Pa. Justices Deny McNeil’s Appeal in $10M Motrin Case





The state Supreme Court has denied an appeal by the maker of Children’s Motrin in a case that resulted in a $10 million verdict for a family of a 3-year-old severely injured after taking several doses of the medicine.

The ruling Wednesday denying allocatur in Maya v. Johnson & Johnson followed a July 2014 decision by the Superior Court upholding the damages for injuries the child suffered that included being left blind in one eye, damage to her reproductive system and permanent disfigurement of much of her skin.

The $10 million in compensatory damages was awarded by a Philadelphia Court of Common Pleas jury against Johnson & Johnson subsidiary McNeil on the claim that the drugmaker failed to adequately warn of the risks of taking over-the-counter Children’s Motrin. The jury did not award punitive damages nor did it find that Children’s Motrin was negligently designed.

On appeal to the Superior Court, McNeil argued it was entitled to judgment as a matter of law because its warning label was drafted by the U.S. Food and Drug Administration. The pharmaceutical company argued it couldn’t have been found negligent for not including in its list of symptoms “skin reddening,” “rash” and “blisters” when it wasn’t required to do so by the FDA.

But Superior Court Judge Kate Ford Elliott said in her 37-page opinion that the company was mistaken, citing to the court’s 2011 ruling in Daniel v. Wyeth Pharmaceuticals, in which the court rejected a federal pre-emption argument and found it was the manufacturer that bears responsibility for providing an adequate label.

McNeil further argued on appeal that Brianna Maya failed to show her use of Children’s Motrin was the cause of her symptoms, Ford Elliott said. The company argued Maya’s mother testified she would have relied on the doctor’s advice to administer the drug regardless of what the warning said.

But Ford Elliott said the mother testified she would not have given the drug had the warning label contained the word “blisters” or warned of skin rashes.

“Therefore, there was testimony that an adequate warning would have prevented Brianna from receiving the last four or five doses of Children’s Motrin,” Ford Elliott said. “Moreover, two of [Maya’s] expert witnesses testified that stopping the Children’s Motrin sooner would have substantially improved Brianna’s prognosis.”

Ford Elliott went on in her opinion to reject some claims by McNeil related to the jury instructions given at trial. She did find in favor of the drug company on one such argument, however, but ultimately determined the trial court’s error didn’t warrant a new trial.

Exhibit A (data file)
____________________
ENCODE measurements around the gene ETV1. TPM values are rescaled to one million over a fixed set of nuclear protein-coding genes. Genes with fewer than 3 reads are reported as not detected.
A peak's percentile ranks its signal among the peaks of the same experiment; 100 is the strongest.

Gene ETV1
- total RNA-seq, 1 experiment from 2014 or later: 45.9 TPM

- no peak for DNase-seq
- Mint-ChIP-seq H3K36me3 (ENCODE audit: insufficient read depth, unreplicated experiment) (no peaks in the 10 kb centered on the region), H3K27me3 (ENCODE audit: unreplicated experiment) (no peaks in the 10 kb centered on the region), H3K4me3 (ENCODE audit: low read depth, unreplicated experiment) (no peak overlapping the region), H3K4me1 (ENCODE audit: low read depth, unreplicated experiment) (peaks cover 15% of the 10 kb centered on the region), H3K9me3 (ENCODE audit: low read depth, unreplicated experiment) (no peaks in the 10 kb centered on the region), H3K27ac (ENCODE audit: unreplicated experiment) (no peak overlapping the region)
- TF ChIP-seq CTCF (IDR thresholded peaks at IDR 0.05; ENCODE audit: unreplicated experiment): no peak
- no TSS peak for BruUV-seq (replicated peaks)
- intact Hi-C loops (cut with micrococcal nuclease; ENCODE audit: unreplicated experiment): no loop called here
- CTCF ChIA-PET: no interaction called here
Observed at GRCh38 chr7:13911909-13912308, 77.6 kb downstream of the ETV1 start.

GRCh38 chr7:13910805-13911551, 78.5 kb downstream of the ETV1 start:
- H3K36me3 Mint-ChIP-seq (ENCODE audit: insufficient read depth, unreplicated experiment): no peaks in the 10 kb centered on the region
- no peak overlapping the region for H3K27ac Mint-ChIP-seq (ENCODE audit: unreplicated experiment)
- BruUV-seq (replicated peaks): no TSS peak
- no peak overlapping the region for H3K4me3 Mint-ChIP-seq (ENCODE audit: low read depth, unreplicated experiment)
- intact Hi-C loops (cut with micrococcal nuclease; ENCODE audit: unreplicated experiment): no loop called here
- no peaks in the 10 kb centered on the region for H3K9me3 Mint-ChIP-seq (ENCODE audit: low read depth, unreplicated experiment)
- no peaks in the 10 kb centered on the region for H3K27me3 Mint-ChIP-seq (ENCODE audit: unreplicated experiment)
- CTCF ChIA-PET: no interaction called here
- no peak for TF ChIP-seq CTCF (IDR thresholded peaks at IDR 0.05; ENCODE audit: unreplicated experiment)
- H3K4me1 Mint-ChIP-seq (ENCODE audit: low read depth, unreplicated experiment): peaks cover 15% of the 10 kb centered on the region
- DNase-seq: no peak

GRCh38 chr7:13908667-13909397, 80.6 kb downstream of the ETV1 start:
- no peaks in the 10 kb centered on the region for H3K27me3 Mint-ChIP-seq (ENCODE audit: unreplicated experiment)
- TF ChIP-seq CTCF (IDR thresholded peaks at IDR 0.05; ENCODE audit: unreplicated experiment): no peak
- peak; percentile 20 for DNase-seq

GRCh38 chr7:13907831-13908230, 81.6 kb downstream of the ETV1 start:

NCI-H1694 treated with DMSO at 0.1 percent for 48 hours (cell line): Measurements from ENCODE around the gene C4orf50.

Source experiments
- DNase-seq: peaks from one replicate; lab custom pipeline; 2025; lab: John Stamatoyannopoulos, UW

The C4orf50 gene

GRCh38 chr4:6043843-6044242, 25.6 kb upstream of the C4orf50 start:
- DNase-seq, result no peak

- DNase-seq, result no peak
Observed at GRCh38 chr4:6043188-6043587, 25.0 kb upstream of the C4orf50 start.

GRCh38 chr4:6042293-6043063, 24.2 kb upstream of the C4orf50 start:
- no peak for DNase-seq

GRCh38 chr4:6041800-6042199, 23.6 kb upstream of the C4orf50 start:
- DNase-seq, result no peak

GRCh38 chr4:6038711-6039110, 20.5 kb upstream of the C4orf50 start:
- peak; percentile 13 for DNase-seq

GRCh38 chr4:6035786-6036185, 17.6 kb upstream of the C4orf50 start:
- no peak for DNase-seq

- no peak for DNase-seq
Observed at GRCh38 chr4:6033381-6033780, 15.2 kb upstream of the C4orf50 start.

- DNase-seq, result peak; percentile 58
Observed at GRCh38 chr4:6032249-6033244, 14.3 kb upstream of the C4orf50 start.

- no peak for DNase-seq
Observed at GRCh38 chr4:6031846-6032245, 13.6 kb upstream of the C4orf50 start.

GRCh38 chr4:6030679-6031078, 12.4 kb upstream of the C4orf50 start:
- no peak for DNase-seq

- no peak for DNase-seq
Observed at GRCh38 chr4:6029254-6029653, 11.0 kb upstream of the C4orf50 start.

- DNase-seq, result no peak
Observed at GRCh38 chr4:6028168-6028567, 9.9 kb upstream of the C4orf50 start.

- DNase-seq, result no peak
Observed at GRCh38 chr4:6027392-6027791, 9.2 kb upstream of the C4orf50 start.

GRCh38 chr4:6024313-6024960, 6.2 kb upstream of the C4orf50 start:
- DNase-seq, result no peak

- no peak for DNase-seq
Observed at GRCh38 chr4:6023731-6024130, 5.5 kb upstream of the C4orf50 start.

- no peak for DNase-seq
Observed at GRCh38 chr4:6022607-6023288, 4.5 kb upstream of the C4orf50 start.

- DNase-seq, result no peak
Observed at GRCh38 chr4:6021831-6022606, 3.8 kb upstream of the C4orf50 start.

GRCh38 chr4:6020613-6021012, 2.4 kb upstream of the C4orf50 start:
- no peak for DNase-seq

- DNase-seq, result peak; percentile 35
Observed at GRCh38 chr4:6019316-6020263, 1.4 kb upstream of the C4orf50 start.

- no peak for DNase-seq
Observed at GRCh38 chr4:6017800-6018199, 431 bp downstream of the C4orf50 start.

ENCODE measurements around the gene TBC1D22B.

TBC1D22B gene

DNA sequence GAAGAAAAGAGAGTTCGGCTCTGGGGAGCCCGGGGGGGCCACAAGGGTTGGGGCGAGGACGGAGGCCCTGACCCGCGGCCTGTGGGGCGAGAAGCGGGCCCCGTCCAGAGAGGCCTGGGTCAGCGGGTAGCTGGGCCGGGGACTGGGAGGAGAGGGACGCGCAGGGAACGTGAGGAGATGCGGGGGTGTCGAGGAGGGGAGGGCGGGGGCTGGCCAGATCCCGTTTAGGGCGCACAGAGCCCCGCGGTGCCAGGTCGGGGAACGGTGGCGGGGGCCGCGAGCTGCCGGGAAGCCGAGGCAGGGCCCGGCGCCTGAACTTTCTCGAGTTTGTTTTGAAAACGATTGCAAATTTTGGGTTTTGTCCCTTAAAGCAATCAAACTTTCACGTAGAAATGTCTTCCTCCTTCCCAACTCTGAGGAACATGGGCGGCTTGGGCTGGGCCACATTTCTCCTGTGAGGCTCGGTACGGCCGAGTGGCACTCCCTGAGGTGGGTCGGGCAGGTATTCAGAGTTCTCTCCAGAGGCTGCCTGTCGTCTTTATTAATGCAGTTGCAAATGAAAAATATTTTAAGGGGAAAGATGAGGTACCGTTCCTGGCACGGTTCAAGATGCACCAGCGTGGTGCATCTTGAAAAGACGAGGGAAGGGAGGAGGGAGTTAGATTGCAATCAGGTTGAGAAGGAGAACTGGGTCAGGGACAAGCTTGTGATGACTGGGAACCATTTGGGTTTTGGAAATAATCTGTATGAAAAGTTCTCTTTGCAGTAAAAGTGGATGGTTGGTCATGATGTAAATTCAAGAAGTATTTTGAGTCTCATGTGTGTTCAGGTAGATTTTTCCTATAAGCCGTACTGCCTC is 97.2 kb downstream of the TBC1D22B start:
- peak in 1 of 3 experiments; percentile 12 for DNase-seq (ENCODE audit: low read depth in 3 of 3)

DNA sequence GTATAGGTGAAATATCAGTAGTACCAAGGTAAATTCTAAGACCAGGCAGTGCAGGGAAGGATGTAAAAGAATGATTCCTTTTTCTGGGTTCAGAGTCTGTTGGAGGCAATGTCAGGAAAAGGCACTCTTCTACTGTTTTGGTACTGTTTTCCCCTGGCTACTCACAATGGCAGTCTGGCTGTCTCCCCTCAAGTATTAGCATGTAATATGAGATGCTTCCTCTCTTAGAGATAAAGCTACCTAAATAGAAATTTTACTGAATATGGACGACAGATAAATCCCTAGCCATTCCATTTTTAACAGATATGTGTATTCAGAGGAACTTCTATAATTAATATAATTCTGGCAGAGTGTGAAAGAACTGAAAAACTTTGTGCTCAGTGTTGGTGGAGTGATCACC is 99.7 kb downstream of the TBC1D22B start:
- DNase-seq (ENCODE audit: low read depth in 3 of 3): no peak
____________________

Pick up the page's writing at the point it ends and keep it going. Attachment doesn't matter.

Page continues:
McNeil argued the trial court mistakenly told the jury that it could consider the conduct of other pharmaceutical manufacturers whose drugs were taken off the market when the court should have said the jury could “not” consider such evidence.

“Ultimately, however, the issue does not compel a new trial because McNeil was not prejudiced by the trial court’s alleged mistake,” Ford Elliott said. “As [the Mayas] point out, the instruction really only pertains to their claims for negligent design defect and punitive damages, both of which the jury resolved in favor of McNeil.”

Alfred W. Putnam Jr. of Drinker Biddle & Reath represented McNeil during the appeals process. He declined to comment on the Supreme Court’s decision.

Howard Bashman of Willow Grove argued the case on appeal for the Mayas and Keith Jensen of Jensen & Associates in Fort Worth, Texas, represented them at trial. Bashman said he was pleased the court denied review given it wasn’t a case for which he felt review was warranted.

Jensen had said at the time of the Superior Court ruling that Maya was the first verdict holding McNeil liable for failure to warn consumers of the symptoms of deadly skin diseases allegedly caused by Motrin.

Maya, now a teenager, was given doses of Children’s Motrin when she was 3 years old in alternation with over-the-counter Children’s Tylenol because she had a fever over the course of two-and-a-half days, according to the trial court’s opinion.

On the morning of the third day, Maya was taken to a local hospital in Martin, Tennessee, because of a rapidly spreading rash over her entire body, including blisters on her mouth, chest and vaginal area, according to the opinion. She underwent several forceful debridements of her skin, followed by skin grafts of pig skin or skin from cadavers, because of the risk of infection from so many open wounds and blisters.

Two days after being taken to the hospital, Maya was transferred to Shriners Burns Hospital in Texas, according to the opinion. At that point, 84.5 percent of Maya’s body was estimated to be covered with open wounds.

Maya’s injuries were not from burns, however, but from Stevens-Johnson syndrome/toxic epidermal necrolysis, which is part of the same disease process in which the human body attacks its own skin and mucous membranes, according to the opinion.

The medical staff at Shriners determined that Maya’s use of pediatric ibuprofen, or Children’s Motrin, was the cause of her disease, according to the opinion.

Maya has undergone 16 eye surgeries, and she required surgery to stop her menses from backing up in her abdomen, according to the opinion.

Gina Passarella can be contacted at 215-557-2494 or at Follow her on Twitter @GPassarellaTLI.

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